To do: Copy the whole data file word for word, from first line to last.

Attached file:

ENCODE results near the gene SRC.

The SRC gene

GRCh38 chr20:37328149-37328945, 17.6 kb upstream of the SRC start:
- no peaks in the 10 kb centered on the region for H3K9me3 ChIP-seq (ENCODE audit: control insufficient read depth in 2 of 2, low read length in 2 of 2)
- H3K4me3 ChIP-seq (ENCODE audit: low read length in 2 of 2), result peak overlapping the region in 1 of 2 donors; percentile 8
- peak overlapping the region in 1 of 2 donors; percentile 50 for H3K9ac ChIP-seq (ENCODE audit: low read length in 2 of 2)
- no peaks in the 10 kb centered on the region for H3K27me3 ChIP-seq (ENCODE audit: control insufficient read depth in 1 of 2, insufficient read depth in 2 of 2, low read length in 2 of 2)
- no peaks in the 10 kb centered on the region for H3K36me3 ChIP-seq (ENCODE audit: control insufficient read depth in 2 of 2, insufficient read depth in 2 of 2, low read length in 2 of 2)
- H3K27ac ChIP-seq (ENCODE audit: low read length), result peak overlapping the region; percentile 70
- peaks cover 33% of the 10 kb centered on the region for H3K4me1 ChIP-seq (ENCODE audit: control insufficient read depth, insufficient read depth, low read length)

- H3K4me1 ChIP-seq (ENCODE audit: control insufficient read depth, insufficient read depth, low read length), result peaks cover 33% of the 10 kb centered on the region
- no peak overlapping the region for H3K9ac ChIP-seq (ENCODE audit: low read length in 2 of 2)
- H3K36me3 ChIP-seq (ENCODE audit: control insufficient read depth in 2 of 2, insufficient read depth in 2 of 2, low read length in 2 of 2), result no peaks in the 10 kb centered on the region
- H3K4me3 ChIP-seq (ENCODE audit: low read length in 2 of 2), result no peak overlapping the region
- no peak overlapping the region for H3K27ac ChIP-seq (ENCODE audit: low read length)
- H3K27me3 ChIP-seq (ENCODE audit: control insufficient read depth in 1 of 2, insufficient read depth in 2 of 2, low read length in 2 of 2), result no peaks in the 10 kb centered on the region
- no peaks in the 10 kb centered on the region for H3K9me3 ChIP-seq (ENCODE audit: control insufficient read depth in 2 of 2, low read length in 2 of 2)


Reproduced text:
ENCODE results near the gene SRC.

The SRC gene

GRCh38 chr20:37328149-37328945, 17.6 kb upstream of the SRC start:
- no peaks in the 10 kb centered on the region for H3K9me3 ChIP-seq (ENCODE audit: control insufficient read depth in 2 of 2, low read length in 2 of 2)
- H3K4me3 ChIP-seq (ENCODE audit: low read length in 2 of 2), result peak overlapping the region in 1 of 2 donors; percentile 8
- peak overlapping the region in 1 of 2 donors; percentile 50 for H3K9ac ChIP-seq (ENCODE audit: low read length in 2 of 2)
- no peaks in the 10 kb centered on the region for H3K27me3 ChIP-seq (ENCODE audit: control insufficient read depth in 1 of 2, insufficient read depth in 2 of 2, low read length in 2 of 2)
- no peaks in the 10 kb centered on the region for H3K36me3 ChIP-seq (ENCODE audit: control insufficient read depth in 2 of 2, insufficient read depth in 2 of 2, low read length in 2 of 2)
- H3K27ac ChIP-seq (ENCODE audit: low read length), result peak overlapping the region; percentile 70
- peaks cover 33% of the 10 kb centered on the region for H3K4me1 ChIP-seq (ENCODE audit: control insufficient read depth, insufficient read depth, low read length)

- H3K4me1 ChIP-seq (ENCODE audit: control insufficient read depth, insufficient read depth, low read length), result peaks cover 33% of the 10 kb centered on the region
- no peak overlapping the region for H3K9ac ChIP-seq (ENCODE audit: low read length in 2 of 2)
- H3K36me3 ChIP-seq (ENCODE audit: control insufficient read depth in 2 of 2, insufficient read depth in 2 of 2, low read length in 2 of 2), result no peaks in the 10 kb centered on the region
- H3K4me3 ChIP-seq (ENCODE audit: low read length in 2 of 2), result no peak overlapping the region
- no peak overlapping the region for H3K27ac ChIP-seq (ENCODE audit: low read length)
- H3K27me3 ChIP-seq (ENCODE audit: control insufficient read depth in 1 of 2, insufficient read depth in 2 of 2, low read length in 2 of 2), result no peaks in the 10 kb centered on the region
- no peaks in the 10 kb centered on the region for H3K9me3 ChIP-seq (ENCODE audit: control insufficient read depth in 2 of 2, low read length in 2 of 2)